How Much Do You Need To Save To Become A Millionaire By Age 65?

how much do you need to save to be a mi

I was sitting in my apartment, looking over my net worth figures and feeling hopeless when a thought occurred to me. I don’t need to make any massive savings or investing moves to get rich, I just had to save, and save and save. Just to provide some background on this I was looking at my retirement plans – specifically figuring how much you need to save to become a millionaire by age 65, and was feeling pretty depressed about it. But, after some consideration, the situation didn’t look so bad.

So, how do you become a millionaire by age 65?

Save a lot every day.

It’s really that simple. Even if you work for minimum wage, you can likely spare a few bucks. All getting rich really comes down to is consistently saving, and investing that money wisely. Throw your savings into a broad index fund and watch it generate cash for you. Over time, with an average return on investment, your savings will produce money faster than you can make it at work. Having said that, time can be your biggest friend, or enemy, depending upon when you begin to save.

Although it may sound ridiculous, you can’t start thinking about retirement too soon. Not in the sense of where will I live or what will I do? But in the sense of how much do I need to save to be a millionaire by age 65? Again it doesn’t need to be a lot, just make a conscious effort to save. And if you’re halfway through your career already, guess what? You’re fine too. All you have to do is bump up your savings rate a bit and you’re golden. But, make sure you start today. The following chart should help determine how much to start saving, depending on your nearest age, to become a millionaire by 65.

how much do you need to save to be a millionaire

But let’s say you are 20, read this article, and because you’re so smart you start today. This is what your savings could look like over the next 45 years.

ed to save to be a millionaire

After 39 years, you’ll have somewhere around $500,000, assuming you get 12% annual returns. Not too bad. But with the power of compounding interest and continual saving, that money will double itself to over $1,000,000 six years later when you turn 65. If you could keep it up for 5 years after that, your money will double again, leaving you with a cool $2 million in the bank. Save $4 a day and you’re looking at $4 million.

This begs the question, how can I save?

Let’s look at an example. John is 25 and is beginning his first job at a bank. He’s looking at places to live but knows he wants to be able to save $1500 a year at the very least to invest.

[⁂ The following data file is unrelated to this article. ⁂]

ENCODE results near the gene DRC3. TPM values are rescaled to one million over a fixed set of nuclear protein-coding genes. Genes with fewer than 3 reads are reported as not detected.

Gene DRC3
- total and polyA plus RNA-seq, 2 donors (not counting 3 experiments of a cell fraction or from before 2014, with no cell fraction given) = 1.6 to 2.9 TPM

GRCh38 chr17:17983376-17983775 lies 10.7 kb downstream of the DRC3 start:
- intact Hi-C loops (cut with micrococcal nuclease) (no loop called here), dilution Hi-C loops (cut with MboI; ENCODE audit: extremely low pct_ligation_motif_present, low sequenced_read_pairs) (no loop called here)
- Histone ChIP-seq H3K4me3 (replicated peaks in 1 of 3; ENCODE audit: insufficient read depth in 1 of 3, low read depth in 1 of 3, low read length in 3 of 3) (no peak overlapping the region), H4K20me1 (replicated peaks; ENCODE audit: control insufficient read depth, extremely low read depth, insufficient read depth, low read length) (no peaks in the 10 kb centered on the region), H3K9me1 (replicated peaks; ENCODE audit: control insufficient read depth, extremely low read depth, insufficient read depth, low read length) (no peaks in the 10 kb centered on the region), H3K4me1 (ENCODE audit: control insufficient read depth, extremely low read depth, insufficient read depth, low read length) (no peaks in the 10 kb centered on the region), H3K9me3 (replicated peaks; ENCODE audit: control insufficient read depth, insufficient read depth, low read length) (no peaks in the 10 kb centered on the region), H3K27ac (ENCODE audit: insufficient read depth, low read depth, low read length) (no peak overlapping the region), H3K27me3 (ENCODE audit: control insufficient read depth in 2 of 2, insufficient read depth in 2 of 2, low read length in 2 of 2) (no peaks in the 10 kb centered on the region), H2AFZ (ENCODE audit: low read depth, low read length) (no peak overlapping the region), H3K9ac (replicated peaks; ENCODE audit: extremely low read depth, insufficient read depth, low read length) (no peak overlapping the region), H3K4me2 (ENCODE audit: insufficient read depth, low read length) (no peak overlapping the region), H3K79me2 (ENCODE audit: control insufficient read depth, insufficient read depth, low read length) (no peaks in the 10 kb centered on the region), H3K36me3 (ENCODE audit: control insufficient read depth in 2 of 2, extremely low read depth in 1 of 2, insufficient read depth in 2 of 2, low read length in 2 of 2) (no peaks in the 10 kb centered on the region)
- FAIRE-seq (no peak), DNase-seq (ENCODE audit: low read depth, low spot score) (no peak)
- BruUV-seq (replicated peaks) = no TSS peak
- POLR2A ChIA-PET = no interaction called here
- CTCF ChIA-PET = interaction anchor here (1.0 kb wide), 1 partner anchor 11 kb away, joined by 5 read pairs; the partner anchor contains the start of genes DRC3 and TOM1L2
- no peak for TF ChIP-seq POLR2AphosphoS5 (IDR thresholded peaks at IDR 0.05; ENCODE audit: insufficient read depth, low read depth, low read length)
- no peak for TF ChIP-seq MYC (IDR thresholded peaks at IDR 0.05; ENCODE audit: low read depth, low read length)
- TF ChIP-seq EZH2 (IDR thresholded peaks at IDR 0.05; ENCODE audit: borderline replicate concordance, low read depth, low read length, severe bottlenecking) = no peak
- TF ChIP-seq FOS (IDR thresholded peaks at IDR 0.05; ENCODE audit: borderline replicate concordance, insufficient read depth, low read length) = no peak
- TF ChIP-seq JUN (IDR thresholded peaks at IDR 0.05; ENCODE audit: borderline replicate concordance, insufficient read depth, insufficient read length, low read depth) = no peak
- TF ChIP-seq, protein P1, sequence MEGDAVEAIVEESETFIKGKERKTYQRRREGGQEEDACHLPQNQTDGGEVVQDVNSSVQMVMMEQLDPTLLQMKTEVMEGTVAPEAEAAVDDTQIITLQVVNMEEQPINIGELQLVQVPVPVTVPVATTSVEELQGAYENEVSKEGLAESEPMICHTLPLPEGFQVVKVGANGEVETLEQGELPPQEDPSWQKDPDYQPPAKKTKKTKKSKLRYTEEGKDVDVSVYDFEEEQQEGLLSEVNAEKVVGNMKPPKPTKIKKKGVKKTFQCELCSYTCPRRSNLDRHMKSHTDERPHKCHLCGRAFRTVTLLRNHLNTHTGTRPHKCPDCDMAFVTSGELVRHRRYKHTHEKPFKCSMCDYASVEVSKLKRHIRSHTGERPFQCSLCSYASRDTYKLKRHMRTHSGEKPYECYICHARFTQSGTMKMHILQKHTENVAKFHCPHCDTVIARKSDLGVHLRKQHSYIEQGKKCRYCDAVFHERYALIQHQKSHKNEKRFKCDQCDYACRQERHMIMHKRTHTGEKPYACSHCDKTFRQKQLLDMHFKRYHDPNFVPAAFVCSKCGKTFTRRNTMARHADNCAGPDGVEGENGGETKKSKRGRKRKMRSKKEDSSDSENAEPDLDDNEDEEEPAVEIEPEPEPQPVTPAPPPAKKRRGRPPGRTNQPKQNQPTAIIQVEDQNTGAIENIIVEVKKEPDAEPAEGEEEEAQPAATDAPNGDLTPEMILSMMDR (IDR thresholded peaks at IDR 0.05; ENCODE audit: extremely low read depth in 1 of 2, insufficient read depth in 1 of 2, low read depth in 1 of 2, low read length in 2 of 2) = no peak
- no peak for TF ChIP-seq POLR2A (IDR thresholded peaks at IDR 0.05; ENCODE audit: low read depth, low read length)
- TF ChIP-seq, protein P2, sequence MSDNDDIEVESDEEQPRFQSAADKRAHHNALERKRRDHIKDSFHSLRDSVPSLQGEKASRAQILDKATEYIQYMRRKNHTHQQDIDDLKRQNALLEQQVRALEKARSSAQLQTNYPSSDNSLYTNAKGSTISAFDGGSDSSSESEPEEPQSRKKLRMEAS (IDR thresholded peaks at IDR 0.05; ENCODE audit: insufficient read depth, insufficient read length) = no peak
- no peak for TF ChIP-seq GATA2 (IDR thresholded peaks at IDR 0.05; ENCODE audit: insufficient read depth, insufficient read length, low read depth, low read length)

Live Frugally. The smartest move John could make is living within walking or biking distance of work, eliminating the need for a car. That in itself would save John well over $1500 in transportation costs each year. He could also share the rent with a friend instead or buy his own place and rent out any extra rooms. These would all amount to huge savings over time. But, many people’s living situation is not always that easy to change so, what are some other options for John? He could get a Costco membership to save a ton on food (they have a great returns policy, btw), cut the Starbucks to once a week, or cut dining out to once a month. Obviously, there are a ton of ways to trim the fat here and there but take a look at your three biggest expenses, which for just about everyone will be housing, transportation, and food. While these cost us the most, they are often areas where the most saving can be done as well.

Take what Uncle Sam gives you. A second, very smart move for John to make would be to enroll in an automatic savings plans such as a 401k. These can be amazingly helpful as they tend to remove the temptation of ever spending money in the first place. So, maximize your IRA or 401ks to help get that savings rate up.

Invest and Save Aggressively. It would be foolish to not address the fact that the stock market can be a wild ride. In fact, a 12% return (assumed in the calculation of $2 a day) would be slightly above average when considering historical returns and would require an aggressive portfolio mix. The point you should be focusing on instead is that setting just a little bit of money aside can greatly benefit you down the road even if you don’t see the payoff for decades. Regardless of what the market does, focusing on a high savings rate will provide you with a buffer that can help keep you at ease in times of turmoil.
Just imagine, instead of fighting for a spot at the public beach down the road in retirement, you could be lying on the beach of your own private island. Just start saving.

Bio – This is a guest post from Brian Groener. Recently graduated from university, he is currently working as an engineer just outside Philadelphia. Although he enjoys his job and has just begun his journey to financial independence he is also an outdoor and travel enthusiast which he plans to pursue further once he has reached financial independence. He’s here to show how money can be used for freedom instead of buying more junk. If you liked this article, more of his writing can be found at

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